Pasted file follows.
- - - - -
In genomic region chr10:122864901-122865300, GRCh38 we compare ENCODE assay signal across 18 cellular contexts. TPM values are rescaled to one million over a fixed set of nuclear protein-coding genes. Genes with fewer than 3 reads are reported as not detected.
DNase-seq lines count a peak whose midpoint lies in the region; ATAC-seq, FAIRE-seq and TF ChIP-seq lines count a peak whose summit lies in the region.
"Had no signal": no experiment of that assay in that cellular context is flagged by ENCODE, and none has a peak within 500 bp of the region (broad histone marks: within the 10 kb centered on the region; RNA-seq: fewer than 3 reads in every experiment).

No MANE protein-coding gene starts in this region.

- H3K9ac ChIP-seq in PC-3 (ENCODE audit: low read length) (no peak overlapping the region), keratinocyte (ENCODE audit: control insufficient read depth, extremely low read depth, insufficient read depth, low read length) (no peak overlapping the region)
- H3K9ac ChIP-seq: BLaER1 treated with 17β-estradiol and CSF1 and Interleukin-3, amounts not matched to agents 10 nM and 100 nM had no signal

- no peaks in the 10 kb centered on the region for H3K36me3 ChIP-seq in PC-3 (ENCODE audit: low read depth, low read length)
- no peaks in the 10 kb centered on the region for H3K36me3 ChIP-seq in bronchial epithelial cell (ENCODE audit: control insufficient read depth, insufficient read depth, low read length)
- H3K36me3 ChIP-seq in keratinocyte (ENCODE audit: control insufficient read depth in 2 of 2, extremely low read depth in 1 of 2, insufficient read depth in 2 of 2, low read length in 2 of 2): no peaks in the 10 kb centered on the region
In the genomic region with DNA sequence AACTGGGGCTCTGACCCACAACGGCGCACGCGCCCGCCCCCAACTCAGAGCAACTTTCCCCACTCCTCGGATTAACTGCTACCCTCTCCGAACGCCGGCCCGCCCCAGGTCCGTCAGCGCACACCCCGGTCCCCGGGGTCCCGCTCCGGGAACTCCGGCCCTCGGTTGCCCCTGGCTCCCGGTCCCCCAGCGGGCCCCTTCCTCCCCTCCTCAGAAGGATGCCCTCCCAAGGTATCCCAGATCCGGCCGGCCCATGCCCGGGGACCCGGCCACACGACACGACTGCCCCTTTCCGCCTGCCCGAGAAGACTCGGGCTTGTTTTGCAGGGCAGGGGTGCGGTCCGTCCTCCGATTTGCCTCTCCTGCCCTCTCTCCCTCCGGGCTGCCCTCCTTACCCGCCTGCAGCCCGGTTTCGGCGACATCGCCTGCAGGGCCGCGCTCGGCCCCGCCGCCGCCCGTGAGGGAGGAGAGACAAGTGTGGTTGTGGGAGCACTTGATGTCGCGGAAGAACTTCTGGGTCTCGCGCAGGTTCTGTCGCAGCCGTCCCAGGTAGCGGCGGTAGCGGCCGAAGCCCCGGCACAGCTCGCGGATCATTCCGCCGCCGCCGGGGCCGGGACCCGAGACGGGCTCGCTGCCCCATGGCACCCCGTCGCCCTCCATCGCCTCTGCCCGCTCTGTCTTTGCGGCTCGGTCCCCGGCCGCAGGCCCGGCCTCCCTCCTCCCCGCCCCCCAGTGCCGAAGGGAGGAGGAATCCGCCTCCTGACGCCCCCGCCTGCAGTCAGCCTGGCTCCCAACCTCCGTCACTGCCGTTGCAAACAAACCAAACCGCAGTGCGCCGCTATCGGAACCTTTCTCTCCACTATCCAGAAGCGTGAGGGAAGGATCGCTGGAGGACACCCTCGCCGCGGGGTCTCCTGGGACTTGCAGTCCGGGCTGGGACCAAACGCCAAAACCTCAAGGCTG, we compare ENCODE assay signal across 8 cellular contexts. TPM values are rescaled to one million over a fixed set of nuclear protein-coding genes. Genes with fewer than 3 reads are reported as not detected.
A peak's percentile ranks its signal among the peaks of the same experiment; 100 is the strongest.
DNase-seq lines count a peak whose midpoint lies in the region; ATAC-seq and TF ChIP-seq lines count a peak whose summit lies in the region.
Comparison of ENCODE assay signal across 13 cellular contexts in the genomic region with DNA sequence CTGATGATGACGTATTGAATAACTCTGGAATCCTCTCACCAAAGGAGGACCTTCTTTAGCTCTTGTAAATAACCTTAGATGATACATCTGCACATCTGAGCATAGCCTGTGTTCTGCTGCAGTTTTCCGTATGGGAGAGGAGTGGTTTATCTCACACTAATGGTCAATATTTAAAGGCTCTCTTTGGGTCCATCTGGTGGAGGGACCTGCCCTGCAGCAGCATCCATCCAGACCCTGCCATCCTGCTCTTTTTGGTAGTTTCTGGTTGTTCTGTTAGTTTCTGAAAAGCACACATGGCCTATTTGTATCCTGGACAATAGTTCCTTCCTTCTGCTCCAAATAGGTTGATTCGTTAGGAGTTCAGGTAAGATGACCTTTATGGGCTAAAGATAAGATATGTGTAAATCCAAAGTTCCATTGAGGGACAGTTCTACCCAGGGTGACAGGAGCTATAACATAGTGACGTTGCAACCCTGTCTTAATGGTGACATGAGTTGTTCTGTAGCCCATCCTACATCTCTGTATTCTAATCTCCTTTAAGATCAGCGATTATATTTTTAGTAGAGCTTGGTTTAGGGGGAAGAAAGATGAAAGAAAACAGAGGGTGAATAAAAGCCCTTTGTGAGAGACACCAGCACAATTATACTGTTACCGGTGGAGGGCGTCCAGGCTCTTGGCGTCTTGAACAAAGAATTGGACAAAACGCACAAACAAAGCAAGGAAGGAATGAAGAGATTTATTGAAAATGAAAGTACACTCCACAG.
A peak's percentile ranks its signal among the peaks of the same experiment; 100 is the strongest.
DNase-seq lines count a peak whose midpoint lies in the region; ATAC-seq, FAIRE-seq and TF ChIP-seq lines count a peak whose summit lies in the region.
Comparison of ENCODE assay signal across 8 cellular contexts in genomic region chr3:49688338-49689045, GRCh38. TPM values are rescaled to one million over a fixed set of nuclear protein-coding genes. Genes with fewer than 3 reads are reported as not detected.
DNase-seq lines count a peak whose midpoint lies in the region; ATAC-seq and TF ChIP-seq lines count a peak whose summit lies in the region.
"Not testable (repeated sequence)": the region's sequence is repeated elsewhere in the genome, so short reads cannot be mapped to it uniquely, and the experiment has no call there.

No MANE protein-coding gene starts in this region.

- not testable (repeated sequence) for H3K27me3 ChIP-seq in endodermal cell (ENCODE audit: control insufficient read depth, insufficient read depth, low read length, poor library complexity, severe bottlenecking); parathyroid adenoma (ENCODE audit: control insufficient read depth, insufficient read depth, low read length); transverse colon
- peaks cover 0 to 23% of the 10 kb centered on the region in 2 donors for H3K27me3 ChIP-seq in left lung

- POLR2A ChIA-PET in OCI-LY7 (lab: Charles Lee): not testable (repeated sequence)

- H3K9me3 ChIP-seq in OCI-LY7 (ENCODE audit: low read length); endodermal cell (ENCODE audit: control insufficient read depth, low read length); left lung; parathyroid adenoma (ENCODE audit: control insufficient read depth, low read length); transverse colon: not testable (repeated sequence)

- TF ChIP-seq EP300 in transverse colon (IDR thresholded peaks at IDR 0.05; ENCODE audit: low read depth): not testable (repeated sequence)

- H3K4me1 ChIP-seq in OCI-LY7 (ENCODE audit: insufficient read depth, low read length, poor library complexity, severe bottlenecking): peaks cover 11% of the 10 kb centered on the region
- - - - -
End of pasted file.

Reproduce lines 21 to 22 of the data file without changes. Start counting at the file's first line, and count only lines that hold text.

- peaks cover 0 to 23% of the 10 kb centered on the region in 2 donors for H3K27me3 ChIP-seq in left lung

- POLR2A ChIA-PET in OCI-LY7 (lab: Charles Lee): not testable (repeated sequence)